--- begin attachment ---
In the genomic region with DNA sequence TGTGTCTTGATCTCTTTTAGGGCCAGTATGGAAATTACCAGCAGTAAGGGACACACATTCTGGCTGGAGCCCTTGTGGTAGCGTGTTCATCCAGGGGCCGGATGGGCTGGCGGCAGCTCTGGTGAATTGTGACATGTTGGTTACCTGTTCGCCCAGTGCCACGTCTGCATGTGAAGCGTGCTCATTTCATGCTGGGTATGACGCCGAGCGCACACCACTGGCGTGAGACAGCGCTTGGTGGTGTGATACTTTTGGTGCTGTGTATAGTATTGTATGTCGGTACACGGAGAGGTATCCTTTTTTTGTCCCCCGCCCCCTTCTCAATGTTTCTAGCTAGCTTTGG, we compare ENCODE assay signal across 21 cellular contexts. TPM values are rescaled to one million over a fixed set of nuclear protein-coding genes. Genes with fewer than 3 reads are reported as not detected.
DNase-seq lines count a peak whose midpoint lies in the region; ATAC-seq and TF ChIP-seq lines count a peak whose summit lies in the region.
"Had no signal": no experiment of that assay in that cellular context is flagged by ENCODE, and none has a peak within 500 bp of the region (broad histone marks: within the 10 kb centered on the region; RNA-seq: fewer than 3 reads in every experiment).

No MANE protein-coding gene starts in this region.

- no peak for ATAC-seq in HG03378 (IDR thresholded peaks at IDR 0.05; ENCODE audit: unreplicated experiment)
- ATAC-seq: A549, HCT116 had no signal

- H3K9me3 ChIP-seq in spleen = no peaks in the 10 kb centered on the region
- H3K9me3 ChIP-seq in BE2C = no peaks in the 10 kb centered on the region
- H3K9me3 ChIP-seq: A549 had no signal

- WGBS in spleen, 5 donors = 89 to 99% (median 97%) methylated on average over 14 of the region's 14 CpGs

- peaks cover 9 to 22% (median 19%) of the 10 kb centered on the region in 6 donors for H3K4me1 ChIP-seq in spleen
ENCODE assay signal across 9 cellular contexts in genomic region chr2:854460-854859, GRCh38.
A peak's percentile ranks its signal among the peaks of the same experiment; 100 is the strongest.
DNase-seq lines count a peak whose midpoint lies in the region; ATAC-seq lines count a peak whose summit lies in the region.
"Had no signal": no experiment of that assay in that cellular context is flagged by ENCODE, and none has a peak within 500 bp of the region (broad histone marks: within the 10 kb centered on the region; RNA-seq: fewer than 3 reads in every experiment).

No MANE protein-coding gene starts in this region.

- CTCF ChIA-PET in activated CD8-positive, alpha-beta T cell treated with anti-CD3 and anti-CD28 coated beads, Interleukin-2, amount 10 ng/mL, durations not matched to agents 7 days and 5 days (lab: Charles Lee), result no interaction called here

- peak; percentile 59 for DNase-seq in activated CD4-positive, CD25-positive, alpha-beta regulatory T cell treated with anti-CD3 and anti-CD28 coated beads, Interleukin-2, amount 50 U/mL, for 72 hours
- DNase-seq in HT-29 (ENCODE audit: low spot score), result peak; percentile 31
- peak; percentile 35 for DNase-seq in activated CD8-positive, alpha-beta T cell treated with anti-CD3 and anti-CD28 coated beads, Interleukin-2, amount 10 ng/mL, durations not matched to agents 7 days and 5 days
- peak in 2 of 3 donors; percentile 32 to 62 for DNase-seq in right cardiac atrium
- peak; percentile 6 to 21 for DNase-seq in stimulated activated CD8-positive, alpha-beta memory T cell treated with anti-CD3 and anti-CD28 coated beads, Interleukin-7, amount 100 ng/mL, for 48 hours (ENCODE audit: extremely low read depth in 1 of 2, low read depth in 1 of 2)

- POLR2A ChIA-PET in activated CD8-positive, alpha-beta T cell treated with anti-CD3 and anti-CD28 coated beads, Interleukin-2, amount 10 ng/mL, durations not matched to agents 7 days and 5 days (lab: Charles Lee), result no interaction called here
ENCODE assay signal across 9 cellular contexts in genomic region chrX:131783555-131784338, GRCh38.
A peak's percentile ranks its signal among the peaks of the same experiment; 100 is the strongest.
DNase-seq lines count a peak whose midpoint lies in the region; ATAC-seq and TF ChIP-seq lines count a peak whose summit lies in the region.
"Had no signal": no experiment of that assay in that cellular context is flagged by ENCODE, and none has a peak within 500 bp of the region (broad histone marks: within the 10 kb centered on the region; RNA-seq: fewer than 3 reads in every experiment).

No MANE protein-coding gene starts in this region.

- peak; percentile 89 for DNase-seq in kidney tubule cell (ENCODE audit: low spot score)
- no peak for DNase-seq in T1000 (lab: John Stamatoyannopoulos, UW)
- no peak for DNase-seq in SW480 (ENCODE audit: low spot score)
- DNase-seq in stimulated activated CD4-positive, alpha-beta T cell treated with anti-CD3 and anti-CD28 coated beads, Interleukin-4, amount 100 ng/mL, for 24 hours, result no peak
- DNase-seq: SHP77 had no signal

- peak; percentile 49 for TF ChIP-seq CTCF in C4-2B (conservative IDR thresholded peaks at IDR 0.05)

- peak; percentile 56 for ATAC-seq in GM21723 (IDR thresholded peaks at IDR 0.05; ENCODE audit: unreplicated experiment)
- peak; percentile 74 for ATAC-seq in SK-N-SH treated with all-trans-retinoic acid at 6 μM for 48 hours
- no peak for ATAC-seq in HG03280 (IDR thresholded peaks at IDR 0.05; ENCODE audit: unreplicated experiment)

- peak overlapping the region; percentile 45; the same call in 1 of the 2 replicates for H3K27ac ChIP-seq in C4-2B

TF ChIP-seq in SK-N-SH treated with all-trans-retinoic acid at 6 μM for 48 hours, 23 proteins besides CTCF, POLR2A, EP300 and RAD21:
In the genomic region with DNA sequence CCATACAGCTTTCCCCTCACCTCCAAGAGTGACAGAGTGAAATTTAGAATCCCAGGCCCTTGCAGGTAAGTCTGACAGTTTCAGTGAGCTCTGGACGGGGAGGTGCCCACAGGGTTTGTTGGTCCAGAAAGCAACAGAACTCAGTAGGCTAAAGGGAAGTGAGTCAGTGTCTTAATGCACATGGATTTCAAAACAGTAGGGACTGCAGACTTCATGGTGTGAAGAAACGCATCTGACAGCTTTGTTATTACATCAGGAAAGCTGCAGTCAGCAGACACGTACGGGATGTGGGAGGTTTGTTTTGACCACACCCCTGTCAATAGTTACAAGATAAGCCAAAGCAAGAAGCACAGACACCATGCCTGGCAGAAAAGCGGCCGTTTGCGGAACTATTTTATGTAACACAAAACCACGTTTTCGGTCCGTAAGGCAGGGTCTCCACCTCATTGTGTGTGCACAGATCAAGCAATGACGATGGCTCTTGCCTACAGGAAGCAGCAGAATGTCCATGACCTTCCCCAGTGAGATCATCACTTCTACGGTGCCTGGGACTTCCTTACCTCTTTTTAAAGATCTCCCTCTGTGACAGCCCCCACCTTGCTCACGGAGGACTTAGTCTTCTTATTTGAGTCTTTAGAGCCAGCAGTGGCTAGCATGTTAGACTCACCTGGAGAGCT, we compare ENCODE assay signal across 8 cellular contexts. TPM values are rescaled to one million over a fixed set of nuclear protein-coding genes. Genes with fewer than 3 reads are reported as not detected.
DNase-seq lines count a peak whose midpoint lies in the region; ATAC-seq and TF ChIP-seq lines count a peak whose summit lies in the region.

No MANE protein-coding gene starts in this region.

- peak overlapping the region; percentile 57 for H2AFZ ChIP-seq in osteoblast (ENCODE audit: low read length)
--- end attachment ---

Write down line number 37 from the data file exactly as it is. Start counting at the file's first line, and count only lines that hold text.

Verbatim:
- no peak for ATAC-seq in HG03280 (IDR thresholded peaks at IDR 0.05; ENCODE audit: unreplicated experiment)